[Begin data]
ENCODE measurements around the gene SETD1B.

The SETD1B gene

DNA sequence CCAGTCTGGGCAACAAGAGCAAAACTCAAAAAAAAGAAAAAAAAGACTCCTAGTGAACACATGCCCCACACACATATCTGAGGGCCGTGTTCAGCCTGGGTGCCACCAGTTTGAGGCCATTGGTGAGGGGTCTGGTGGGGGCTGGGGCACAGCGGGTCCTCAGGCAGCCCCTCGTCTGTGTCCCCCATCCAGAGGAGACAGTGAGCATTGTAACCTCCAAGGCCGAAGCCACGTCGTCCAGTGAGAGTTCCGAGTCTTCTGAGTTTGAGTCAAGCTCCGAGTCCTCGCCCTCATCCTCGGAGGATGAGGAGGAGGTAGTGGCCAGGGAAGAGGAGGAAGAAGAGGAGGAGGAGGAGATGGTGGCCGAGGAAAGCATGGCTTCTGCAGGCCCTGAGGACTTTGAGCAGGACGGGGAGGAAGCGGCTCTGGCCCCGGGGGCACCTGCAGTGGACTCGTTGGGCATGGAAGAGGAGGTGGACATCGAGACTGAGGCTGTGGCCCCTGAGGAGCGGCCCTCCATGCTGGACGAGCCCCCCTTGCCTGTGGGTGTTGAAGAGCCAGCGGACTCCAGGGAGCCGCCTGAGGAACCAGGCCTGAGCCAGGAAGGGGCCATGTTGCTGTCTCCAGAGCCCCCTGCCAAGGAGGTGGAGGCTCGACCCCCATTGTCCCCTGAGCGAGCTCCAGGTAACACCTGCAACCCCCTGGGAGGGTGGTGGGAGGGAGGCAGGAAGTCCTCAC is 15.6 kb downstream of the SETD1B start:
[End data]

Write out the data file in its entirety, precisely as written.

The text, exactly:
ENCODE measurements around the gene SETD1B.

The SETD1B gene

DNA sequence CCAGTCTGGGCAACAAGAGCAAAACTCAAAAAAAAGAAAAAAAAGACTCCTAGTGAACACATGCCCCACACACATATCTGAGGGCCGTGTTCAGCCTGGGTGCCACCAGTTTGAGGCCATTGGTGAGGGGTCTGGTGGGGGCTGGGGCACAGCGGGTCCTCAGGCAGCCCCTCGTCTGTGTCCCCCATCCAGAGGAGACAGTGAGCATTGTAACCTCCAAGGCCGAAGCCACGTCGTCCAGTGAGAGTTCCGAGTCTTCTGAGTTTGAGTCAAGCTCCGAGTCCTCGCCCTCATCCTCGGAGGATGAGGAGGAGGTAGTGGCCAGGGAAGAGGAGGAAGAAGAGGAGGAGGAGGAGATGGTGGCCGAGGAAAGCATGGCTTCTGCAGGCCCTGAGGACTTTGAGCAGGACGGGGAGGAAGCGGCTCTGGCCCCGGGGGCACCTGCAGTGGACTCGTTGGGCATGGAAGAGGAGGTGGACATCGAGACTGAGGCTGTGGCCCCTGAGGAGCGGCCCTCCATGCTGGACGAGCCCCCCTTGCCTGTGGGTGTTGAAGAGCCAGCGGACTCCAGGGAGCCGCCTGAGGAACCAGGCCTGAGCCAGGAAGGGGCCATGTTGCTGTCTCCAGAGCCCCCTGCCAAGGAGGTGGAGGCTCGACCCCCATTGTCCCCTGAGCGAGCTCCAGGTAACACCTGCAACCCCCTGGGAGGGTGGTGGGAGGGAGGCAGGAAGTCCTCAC is 15.6 kb downstream of the SETD1B start: